For many parents and children alike, the first day of preschool can be a time of anxiety and worry. Parents want to start their children’s education, but at the same time parents feel worried about how their children will react. Children, likewise, have a fear of starting school, a fear that could stem from many factors, including separation anxiety.
However, this first day of school separation anxiety could possibly be avoided if parents and children work together. In order to make children feel comfortable on the first day of school, parents should help their children associate more often within the school itself. Therefore, try the following things:
-Visit your child’s school as often as possible, before preschool starts. This can help your child relax and feel comfortable in the schooling environment.
-Allow your child to make as many friends as possible, even before preschool starts. Once you choose your child’s preschool, you can begin associating with other parents. As you talk with other parents, your child can start making friends with their children. This way, your child will know that he or she already knows somebody in the class. Again, forming comfortability within the school setting is the most important step you can make for you and your child.
-Talk to your child’s teacher before school begins. Bring your child with you. Make sure that your meeting takes place within the classroom. The classroom can look like a scary place for most young children. If your child becomes familiar with the classroom setting, he or she might lose fear of it.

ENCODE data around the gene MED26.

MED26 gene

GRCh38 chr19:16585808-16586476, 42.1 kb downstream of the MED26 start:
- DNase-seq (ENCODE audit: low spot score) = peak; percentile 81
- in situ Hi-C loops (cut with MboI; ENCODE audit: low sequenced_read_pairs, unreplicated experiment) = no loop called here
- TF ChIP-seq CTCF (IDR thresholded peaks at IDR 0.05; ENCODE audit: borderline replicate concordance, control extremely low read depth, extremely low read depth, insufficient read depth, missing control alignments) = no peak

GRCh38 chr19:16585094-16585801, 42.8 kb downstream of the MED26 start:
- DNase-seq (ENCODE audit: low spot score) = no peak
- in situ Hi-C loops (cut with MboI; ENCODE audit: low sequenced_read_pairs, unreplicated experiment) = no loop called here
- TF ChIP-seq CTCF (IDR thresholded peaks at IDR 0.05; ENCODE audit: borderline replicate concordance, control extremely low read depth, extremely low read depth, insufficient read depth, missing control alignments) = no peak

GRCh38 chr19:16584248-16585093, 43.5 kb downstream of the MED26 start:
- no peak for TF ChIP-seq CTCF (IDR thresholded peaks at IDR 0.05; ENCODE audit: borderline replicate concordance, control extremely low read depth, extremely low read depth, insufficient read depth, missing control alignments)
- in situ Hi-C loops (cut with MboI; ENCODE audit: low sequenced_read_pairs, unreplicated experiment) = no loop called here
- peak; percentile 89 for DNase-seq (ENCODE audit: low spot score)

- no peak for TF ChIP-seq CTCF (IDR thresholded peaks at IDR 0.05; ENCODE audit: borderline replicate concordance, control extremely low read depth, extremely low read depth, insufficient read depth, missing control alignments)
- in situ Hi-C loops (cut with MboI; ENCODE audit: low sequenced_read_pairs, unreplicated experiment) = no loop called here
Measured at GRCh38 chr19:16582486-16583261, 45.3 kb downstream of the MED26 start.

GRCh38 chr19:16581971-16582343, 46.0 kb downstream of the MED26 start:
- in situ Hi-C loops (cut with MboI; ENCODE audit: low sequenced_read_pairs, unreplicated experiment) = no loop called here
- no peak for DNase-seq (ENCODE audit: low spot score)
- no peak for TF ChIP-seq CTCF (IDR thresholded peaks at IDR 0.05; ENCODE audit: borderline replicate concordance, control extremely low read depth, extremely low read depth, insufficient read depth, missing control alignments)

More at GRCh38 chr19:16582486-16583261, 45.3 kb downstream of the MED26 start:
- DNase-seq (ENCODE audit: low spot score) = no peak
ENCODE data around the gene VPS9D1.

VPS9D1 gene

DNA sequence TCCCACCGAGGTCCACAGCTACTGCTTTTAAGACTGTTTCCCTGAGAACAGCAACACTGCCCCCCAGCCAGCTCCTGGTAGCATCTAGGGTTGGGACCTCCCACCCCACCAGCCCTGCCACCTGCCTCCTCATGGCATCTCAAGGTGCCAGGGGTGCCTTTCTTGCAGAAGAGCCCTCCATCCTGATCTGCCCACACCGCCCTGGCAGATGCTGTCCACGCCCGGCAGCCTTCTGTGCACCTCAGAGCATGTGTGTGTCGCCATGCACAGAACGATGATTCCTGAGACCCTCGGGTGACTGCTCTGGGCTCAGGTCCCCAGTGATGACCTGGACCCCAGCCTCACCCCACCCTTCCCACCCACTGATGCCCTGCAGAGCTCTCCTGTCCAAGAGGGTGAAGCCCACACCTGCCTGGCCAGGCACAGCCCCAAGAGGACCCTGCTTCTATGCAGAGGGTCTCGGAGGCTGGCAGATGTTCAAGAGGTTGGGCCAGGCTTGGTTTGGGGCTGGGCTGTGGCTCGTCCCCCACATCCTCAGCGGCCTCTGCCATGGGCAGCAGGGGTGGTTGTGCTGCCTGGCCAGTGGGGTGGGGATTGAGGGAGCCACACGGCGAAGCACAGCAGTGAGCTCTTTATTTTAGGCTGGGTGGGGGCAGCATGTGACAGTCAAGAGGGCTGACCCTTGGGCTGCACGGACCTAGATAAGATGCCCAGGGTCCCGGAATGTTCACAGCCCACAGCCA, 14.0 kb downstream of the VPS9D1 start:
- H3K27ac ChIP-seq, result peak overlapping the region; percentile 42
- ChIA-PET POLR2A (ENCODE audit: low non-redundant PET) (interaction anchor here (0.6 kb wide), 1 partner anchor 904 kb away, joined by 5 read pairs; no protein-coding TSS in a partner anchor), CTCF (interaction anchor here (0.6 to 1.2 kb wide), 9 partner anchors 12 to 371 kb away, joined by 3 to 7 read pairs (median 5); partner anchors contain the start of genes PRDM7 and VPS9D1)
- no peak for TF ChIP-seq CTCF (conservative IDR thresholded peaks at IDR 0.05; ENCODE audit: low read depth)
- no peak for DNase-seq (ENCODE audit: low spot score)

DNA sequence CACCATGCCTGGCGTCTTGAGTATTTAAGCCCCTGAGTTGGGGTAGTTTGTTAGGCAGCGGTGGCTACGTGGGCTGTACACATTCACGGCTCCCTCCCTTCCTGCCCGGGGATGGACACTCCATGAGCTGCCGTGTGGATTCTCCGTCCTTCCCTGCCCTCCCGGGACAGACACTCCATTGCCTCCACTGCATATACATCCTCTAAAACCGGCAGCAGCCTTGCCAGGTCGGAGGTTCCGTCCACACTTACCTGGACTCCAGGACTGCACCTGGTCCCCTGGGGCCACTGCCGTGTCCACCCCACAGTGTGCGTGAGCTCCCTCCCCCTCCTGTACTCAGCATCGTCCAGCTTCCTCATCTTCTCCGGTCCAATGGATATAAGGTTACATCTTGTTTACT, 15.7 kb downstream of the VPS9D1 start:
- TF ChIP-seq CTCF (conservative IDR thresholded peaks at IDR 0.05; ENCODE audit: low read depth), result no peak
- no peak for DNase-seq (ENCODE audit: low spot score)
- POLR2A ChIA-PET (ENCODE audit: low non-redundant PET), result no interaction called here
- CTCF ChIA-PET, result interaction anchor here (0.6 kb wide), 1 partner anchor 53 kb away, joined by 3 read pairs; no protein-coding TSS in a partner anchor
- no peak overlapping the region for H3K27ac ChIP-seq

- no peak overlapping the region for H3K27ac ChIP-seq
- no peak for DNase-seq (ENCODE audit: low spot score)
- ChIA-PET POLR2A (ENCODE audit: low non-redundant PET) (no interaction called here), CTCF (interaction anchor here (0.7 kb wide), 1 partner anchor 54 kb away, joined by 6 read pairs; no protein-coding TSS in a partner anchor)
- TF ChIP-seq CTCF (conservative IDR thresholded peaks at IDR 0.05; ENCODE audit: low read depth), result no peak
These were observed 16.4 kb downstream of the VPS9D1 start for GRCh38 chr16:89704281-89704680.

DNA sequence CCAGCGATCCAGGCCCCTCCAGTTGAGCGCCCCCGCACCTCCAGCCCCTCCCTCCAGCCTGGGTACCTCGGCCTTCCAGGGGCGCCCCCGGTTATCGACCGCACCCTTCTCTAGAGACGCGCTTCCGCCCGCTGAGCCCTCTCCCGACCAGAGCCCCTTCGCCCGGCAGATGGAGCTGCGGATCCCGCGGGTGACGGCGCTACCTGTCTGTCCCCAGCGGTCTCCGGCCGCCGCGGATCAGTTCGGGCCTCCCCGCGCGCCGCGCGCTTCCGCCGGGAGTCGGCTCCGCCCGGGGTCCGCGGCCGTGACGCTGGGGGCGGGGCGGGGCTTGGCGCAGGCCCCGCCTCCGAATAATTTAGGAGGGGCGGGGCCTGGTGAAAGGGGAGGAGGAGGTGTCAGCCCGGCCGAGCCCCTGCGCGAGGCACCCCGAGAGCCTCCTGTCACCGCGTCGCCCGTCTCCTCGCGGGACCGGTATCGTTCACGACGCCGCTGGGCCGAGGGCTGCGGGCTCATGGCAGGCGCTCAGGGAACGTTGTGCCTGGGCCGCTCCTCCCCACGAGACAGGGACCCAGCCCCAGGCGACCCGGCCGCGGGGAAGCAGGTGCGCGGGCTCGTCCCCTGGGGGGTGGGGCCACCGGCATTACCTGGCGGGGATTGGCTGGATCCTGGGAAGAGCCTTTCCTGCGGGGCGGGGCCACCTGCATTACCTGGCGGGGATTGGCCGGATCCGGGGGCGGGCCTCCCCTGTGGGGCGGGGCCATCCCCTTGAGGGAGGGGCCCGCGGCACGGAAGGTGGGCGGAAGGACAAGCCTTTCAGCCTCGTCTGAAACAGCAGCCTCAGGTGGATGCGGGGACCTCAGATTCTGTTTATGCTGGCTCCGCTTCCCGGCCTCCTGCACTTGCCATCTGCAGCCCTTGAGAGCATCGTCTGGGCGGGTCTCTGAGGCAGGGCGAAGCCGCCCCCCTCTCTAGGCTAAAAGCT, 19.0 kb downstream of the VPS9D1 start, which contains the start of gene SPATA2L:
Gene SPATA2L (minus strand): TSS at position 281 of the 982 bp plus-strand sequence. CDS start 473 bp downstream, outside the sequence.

-Start leaving your child with a babysitter at least once or twice a week. Separation anxiety often happens when the parents and their children stay together all the time. Even if you leave your child for only one or two hours at a time, this “alone” time for you and your child can help your child get accustomed to being without you. Gradually extend the amount of hours you are away from one another. Start with two hours, then three, up to five hours at a time.
-Make sure that you tell your child, often, about how preschool is. And, don’t just talk the talk, but walk the walk. Make visits often to the preschool, and let your child be who he or she is while at the school. This can allow room for comfortability, so that your child won’t feel constrained within the school setting.
If you follow these simple yet effective pieces of advice, you and your child can avoid separation anxiety while your child is in preschool.